- Robert Reffkin grew up in Berkeley, CA, with his mom, who is now a Compass agent.
- After graduating in two years from Columbia, he began his career on Wall Street.
- Reffkin took Compass public Thursday, making him one of just 8 Black billionaires in the US.
- See more stories on Insider’s business page.
Robert Reffkin may soon be the youngest Black billionaire in the US after taking his real-estate startup Compass public on Thursday.
The 41-year-old cofounder and CEO has risen to prominence quickly. From growing up in Berkeley, CA with a single mom, to becoming a White House fellow and rising through the ranks at Goldman Sachs before launching Compass, here are some things to know about the up-and-coming executive.
The women in his life have inspired him
Reffkin grew up in Berkeley, CA, as an only child with a single mom, who is now a real estate agent for Compass. In a LinkedIn post Thursday after his company went public on the New York Stock Exchange, Reffkin said, “I started Compass because of my mom, Ruth, a single mom who embodies the entrepreneurial spirit.”
Today, Reffkin lives in New York City with his wife, Benis Reffkin, who is a business and life coach. He dubbed her the “most important person” in his life and an inspiration, in a LinkedIn post from Mother’s Day 2019 that documented how she lived the American Dream. The couple have three kids together.
He’s been a founder before
Reffkin started his first business when he was just 15 years old, according to an article from Columbia College Today. Backed by babysitting and bar mitzvah money, the young founder started a DJ company called “Rude Boy Productions” that brought in a total of $100,000 by the time he graduated from high school, the article said.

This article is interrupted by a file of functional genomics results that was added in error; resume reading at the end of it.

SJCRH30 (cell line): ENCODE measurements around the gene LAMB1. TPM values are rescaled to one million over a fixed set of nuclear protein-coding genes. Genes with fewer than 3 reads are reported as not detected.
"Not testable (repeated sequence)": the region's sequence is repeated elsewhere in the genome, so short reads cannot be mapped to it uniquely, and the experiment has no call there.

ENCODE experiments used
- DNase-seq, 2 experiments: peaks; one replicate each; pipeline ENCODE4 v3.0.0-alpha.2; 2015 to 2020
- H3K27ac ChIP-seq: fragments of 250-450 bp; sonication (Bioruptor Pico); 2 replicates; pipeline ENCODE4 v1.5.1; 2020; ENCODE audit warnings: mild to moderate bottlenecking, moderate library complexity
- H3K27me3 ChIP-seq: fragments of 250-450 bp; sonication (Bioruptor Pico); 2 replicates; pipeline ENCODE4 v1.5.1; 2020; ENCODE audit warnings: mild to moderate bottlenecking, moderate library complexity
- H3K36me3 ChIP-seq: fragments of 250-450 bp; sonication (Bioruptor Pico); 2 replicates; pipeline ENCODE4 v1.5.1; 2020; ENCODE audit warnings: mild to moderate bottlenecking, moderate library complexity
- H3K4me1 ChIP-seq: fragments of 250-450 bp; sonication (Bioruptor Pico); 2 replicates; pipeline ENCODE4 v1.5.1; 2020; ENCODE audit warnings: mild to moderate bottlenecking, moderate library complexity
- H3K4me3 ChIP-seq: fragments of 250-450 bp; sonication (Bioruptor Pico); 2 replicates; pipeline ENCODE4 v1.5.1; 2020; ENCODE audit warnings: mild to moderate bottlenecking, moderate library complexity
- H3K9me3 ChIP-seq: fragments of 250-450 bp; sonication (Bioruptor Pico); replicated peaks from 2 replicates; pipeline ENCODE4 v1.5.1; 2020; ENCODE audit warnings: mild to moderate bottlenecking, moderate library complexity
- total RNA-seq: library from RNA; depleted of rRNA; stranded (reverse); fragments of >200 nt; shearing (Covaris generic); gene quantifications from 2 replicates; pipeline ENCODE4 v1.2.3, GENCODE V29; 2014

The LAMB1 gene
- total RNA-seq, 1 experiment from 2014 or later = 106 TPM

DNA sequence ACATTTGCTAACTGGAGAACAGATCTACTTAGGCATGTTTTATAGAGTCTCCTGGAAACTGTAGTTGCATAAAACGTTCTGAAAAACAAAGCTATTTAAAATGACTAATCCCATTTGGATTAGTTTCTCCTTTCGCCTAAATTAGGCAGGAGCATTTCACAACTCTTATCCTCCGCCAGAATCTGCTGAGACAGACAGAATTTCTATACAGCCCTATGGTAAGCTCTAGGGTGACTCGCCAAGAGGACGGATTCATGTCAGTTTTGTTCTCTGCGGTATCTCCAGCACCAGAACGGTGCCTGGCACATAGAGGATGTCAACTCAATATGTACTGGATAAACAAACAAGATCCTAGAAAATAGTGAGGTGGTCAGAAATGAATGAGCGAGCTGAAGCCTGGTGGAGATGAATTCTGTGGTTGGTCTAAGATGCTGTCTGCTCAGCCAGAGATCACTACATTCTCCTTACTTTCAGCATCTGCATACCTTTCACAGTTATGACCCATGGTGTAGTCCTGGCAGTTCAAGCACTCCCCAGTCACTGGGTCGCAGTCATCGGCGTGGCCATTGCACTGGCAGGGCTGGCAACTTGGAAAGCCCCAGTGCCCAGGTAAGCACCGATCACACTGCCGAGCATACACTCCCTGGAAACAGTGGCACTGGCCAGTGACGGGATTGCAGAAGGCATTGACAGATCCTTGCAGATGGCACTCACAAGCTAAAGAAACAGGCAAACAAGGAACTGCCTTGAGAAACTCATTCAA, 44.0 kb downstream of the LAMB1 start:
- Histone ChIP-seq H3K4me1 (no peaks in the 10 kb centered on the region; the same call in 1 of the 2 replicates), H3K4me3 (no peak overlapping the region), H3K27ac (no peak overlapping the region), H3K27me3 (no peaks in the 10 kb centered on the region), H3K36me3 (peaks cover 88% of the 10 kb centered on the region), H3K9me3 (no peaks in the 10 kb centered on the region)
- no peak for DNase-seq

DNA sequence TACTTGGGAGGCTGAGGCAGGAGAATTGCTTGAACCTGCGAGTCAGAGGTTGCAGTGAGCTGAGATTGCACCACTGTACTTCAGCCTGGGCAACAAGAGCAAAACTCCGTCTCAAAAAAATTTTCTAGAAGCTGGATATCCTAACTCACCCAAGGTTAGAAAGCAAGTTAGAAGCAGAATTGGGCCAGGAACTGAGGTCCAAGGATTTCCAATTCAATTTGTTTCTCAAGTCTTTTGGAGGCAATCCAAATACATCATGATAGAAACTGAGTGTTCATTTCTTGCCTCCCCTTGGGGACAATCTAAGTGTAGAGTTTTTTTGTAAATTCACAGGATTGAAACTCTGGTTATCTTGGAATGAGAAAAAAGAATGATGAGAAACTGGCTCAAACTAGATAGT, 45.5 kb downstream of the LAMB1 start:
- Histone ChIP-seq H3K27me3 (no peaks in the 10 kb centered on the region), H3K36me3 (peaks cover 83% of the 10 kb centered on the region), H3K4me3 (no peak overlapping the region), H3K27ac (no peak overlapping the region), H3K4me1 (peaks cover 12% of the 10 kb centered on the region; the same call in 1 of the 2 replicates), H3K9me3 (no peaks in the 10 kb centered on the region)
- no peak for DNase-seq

In later years, Reffkin founded two philanthropic educational groups prior to starting Compass. One is Success Academy Charter Schools, a school system for low-income Black and Hispanic students in New York City that helps diminish educational disparities.
The second is a 501c3 non-profit called America Needs You, which according to its website, “fights for economic mobility for ambitious, first-generation college students.”
He’s a runner, too
Though he founded two philanthropic organizations, Reffkin’s generosity doesn’t end there. Even his running hobby is helping others.
His “primary philanthropic undertaking” has been running a marathon in each of the 50 states in the US to raise $1 million for youth education and enrichment programs, he said in a bio on America Needs You.
He rose through the ranks on Wall Street
Reffkin graduated from Columbia University in just under two years, according to Fortune, which placed him on the 40 under 40 list in 2014. He then became the youngest business analyst ever hired at McKinsey & Company where he spent two years before returning to his alma mater to get his MBA and then going back to Wall Street as an associate at Lazard.
He then rose through the ranks at Goldman Sachs, eventually becoming the chief of staff for Gary Cohn, the former president and chief operating officer of Goldman. But he left the storied Wall Street firm in 2012 to start his company.
Real estate isn’t his forte
Reffkin left his banking career to start up Compass with the tech entrepreneur Ori Allon. But sources told Insider previously he didn’t actually know much about the industry he was trying to disrupt, saying he had a rudimentary knowledge and didn’t know the difference between a co-op and an apartment.
Doing things he’s uncomfortable with is just part of his personality, though. One person said he’s lacked experience in almost everything he’s ever done but that’s part of what makes him an “extraordinary person.”
His former boss, Cohn, said Reffkin just has an “aura of confidence.”
He may someday run for public office
In 2005, he was a White House fellow under the George W. Bush administration, where he served as the special assistant to the Secretary of the Treasury, John Snow.
He’s always had big ambitions for his career, sources told Insider previously. Those close to him have said he has talked about someday running for public office, such as mayor of New York City.